Austin family hoping hit and run driver is brought to justice - | KTBC Fox 7 | News, Weather, Sports

Austin family hoping hit and run driver is brought to justice

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On FM 969 just east of Austin, you'll find a small handmade wooden cross Steven Bedford's family planted there to remember him by.

53-year-old Bedford worked on his family's 150-acre ranch but he was a mechanic by trade.

"Steven was awesome. Anytime my car broke down, I could call him up and say 'Hey my car's messing up, can you come listen to it?' 'I'll be right over,'" Bedford's cousin Crystal Luna said.

Bedford's common-law wife Delores Arrellano tells us on Monday night he said goodnight to his son Isaiah and told her he was walking to the corner store to buy a lottery ticket...a trip he makes a lot.

"He said 'I'm gonna go get my last lotto ticket. I'll be back.' 'Ok be careful,'" Arrellano said.

But this time, Arrellano was worried because he had been gone longer than usual.

"I started calling his phone and he didn't answer. And when I called him back the second time, the deputy answered and she told me that he was involved in a hit and run to come down here quick," Arrellano said.

Trooper Robbie Berrera says according to witnesses, the driver of the vehicle who hit Bedford on his way back from the store didn't stick around to help him -- but she says 2 good Samaritans did.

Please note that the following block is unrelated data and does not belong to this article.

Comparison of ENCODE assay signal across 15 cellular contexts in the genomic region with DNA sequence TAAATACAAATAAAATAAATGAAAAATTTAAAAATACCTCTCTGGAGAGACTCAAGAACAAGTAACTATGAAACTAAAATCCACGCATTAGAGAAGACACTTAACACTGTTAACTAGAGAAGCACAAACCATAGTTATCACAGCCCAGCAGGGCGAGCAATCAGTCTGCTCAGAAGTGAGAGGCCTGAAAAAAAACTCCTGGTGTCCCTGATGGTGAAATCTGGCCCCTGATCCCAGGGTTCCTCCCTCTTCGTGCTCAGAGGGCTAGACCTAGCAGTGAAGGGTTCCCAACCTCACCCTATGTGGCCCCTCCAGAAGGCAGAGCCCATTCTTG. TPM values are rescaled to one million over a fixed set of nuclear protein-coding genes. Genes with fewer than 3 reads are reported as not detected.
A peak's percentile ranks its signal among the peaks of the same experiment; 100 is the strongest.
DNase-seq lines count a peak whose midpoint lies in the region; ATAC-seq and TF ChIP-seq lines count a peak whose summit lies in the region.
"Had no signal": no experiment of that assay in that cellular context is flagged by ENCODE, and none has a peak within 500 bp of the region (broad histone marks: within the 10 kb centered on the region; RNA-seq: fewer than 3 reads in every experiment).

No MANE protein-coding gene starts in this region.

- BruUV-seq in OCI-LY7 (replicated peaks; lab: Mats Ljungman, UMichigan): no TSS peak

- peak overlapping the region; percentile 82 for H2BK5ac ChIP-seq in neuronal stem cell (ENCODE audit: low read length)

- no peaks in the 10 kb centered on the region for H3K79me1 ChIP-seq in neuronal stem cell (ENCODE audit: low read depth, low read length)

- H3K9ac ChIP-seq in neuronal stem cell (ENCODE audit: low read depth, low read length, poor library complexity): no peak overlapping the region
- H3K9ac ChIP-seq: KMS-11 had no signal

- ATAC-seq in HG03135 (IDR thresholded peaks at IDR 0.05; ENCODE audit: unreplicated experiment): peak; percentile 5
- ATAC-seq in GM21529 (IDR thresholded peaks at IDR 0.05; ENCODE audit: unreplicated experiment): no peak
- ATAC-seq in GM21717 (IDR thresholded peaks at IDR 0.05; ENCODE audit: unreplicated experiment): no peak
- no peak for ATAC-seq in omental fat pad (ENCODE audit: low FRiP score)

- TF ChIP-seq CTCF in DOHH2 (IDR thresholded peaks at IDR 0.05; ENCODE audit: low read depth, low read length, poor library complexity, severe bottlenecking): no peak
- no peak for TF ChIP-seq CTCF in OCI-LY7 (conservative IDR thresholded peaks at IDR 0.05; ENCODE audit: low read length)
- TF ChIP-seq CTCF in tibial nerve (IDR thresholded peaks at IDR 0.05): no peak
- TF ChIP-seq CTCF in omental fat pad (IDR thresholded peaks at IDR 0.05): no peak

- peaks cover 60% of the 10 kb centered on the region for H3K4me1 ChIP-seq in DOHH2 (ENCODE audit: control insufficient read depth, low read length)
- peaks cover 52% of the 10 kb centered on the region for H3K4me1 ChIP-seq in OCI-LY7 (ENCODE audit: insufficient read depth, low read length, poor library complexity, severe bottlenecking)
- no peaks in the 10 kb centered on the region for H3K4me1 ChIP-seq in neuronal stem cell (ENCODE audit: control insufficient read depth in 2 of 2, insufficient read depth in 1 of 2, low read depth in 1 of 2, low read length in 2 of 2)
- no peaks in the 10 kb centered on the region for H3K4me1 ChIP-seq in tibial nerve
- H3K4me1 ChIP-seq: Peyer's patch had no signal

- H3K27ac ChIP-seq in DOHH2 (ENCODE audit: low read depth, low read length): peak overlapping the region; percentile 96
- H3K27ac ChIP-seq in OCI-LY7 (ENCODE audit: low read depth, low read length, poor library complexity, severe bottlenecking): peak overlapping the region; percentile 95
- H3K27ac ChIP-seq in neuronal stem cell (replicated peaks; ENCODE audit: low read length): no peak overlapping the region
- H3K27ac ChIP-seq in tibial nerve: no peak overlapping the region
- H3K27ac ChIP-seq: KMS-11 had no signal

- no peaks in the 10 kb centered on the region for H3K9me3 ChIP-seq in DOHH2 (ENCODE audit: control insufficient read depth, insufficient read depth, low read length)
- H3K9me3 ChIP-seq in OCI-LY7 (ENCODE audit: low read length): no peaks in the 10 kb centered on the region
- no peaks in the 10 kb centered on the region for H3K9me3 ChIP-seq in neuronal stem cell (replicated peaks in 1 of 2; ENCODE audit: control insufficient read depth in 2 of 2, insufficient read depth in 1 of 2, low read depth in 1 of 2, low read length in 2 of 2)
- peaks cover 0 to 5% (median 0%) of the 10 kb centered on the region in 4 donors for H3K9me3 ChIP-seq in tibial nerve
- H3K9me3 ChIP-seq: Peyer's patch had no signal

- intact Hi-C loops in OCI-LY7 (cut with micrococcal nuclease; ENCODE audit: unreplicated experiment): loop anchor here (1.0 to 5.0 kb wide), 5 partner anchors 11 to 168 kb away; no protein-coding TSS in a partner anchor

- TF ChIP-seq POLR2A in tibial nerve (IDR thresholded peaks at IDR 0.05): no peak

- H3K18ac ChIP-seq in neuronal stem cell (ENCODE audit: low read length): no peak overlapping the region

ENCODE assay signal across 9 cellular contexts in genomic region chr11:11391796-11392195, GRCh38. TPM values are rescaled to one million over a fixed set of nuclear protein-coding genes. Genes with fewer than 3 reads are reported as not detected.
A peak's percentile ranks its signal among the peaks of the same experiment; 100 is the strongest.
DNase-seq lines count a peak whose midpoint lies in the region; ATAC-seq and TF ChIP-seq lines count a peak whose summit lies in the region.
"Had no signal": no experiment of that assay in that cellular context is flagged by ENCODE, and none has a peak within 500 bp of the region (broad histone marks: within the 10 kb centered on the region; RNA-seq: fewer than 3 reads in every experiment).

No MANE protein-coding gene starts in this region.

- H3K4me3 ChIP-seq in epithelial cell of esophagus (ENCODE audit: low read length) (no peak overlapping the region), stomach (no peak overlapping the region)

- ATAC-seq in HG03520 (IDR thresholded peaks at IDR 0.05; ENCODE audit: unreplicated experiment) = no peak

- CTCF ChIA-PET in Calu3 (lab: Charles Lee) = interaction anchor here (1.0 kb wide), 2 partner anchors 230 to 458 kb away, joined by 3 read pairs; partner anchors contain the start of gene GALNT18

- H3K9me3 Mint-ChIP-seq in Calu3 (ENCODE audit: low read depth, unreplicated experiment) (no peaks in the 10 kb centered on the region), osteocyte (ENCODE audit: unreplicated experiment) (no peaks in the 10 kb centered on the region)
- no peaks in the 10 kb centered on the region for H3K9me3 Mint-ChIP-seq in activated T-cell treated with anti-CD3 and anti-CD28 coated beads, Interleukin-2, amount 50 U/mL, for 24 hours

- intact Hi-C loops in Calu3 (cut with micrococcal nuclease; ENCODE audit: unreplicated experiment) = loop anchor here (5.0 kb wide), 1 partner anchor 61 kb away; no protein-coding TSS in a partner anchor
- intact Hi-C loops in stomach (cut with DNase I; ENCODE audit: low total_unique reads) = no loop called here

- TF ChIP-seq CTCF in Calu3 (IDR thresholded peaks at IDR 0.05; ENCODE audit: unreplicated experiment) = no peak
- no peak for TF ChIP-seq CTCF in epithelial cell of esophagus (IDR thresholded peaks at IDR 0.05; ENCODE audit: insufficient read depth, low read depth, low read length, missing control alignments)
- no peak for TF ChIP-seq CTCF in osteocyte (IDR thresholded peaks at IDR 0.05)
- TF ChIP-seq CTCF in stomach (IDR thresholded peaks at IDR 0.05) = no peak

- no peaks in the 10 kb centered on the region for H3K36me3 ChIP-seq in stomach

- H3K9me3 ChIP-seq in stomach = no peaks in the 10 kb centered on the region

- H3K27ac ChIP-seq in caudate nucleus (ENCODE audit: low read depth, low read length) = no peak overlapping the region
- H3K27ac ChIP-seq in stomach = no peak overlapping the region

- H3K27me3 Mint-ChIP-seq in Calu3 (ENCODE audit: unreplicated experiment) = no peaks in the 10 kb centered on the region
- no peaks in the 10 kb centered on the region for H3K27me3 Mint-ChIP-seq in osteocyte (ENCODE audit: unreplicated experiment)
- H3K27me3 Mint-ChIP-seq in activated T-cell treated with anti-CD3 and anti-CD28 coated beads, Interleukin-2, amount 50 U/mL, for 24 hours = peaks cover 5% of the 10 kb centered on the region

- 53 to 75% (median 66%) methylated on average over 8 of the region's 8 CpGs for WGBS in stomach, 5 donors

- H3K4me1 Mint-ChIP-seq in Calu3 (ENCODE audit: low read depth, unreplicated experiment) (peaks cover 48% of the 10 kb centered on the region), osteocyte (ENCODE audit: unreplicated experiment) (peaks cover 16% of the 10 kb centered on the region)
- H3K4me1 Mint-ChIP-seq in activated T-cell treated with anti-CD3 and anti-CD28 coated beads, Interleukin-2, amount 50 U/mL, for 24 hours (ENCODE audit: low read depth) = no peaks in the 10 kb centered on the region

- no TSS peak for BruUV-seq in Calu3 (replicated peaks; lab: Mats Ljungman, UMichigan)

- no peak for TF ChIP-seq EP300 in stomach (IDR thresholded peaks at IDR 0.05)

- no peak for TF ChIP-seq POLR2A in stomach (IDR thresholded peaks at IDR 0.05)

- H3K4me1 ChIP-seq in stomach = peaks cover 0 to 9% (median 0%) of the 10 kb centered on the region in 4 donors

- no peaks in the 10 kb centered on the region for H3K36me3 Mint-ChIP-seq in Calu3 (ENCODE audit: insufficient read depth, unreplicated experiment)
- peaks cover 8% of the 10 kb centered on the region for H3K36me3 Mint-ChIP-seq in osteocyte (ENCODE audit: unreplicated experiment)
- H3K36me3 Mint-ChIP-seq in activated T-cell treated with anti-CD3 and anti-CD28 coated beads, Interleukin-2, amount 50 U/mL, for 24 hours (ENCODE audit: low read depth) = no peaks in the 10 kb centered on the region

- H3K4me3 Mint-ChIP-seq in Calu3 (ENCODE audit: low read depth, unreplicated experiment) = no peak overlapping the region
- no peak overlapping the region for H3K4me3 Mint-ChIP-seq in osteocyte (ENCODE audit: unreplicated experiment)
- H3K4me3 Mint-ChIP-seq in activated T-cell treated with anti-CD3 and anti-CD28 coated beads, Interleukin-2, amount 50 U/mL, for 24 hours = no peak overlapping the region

"Another car came and swerved to miss him and did actually miss him. In the process of turning around coming back to help him, another car swerved to miss him and struck his foot. In the process, he did stop and both of those individuals did start CPR," Berrera said.

Bedford's cousin Crystal says the family watched as emergency crews worked on him and then took him by helicopter to UMC Brackenridge.

"I was just praying that he would make it. I mean that's all I could do was hold her and pray that he was gonna make it," Luna said.

"Just for him to try to make hold on but things came to worse and he didn't," Arrellano said.

Bedford died at the hospital.

Now his family is looking for their own clues -- like pieces of the vehicle that struck him.

"We want justice for him. How hard is it to stop and render aid? Or even if he didn't want to stay, how hard is it to call 911 and say 'Hey I just hit a person. Can you come to this scene and help him?' I mean for all we know, that could have saved his life but just taking off and leaving him there to's messed up," Luna said.

Trooper Berrera says they're still investigating...trying to talk with local body shops and analyzing Bedford's clothing to give them a better idea of what sort of vehicle might have hit him.

Of course if you have any information on this, please call the Department of Public Safety.

Failure to stop and render aid is now a second degree felony.

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